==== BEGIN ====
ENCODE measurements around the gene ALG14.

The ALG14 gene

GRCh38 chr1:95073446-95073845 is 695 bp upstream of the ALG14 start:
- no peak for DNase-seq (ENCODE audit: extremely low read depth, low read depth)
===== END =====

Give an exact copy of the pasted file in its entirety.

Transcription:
ENCODE measurements around the gene ALG14.

The ALG14 gene

GRCh38 chr1:95073446-95073845 is 695 bp upstream of the ALG14 start:
- no peak for DNase-seq (ENCODE audit: extremely low read depth, low read depth)